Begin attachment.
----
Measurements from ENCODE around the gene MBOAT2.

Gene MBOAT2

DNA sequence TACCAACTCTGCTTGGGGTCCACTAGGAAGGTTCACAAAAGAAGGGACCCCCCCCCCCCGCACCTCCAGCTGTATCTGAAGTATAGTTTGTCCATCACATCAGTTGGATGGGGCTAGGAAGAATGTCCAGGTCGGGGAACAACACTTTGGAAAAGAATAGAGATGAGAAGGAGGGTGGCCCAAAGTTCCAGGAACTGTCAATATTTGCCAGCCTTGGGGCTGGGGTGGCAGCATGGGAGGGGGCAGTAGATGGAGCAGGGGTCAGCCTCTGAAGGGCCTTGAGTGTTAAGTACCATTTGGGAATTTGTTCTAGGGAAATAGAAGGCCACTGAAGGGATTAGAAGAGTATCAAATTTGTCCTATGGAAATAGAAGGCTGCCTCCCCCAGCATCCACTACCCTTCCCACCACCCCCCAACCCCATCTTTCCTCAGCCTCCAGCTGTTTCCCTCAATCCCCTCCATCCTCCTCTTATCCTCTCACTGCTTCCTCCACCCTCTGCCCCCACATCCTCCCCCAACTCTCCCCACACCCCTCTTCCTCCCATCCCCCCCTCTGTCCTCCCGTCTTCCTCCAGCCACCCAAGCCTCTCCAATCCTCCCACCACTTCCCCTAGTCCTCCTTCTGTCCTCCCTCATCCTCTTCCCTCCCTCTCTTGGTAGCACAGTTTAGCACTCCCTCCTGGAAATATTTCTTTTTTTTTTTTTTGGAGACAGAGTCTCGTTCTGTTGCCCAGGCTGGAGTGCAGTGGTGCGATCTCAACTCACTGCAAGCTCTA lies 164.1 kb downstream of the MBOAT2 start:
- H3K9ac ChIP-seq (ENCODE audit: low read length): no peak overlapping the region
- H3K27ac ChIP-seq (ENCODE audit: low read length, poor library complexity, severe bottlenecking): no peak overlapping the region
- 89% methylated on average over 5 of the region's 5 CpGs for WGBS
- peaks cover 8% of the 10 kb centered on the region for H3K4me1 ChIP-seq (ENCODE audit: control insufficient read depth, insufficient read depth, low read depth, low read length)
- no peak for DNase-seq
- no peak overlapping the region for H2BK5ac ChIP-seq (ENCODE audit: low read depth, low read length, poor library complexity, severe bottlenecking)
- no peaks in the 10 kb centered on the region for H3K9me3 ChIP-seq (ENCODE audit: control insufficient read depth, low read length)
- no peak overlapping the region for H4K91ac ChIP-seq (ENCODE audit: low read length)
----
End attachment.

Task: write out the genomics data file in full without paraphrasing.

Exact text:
Measurements from ENCODE around the gene MBOAT2.

Gene MBOAT2

DNA sequence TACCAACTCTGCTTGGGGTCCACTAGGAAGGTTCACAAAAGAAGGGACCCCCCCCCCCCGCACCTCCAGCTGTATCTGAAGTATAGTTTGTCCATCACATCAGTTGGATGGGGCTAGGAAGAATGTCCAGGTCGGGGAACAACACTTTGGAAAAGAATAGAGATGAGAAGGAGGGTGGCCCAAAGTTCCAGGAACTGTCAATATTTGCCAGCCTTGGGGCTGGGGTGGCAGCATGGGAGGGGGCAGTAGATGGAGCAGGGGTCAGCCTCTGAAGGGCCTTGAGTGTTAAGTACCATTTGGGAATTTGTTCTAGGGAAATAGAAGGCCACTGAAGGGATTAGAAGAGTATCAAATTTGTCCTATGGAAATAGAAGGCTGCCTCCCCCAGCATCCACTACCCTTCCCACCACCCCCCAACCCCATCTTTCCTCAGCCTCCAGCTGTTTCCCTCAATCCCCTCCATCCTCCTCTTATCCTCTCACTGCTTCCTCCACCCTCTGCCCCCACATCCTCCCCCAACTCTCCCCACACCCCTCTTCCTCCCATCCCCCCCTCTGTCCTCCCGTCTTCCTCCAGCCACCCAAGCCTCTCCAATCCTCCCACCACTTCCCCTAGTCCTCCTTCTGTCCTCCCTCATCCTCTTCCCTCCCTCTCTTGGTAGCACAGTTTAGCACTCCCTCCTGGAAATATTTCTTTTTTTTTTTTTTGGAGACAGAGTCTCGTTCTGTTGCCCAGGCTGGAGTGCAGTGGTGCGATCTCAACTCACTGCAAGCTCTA lies 164.1 kb downstream of the MBOAT2 start:
- H3K9ac ChIP-seq (ENCODE audit: low read length): no peak overlapping the region
- H3K27ac ChIP-seq (ENCODE audit: low read length, poor library complexity, severe bottlenecking): no peak overlapping the region
- 89% methylated on average over 5 of the region's 5 CpGs for WGBS
- peaks cover 8% of the 10 kb centered on the region for H3K4me1 ChIP-seq (ENCODE audit: control insufficient read depth, insufficient read depth, low read depth, low read length)
- no peak for DNase-seq
- no peak overlapping the region for H2BK5ac ChIP-seq (ENCODE audit: low read depth, low read length, poor library complexity, severe bottlenecking)
- no peaks in the 10 kb centered on the region for H3K9me3 ChIP-seq (ENCODE audit: control insufficient read depth, low read length)
- no peak overlapping the region for H4K91ac ChIP-seq (ENCODE audit: low read length)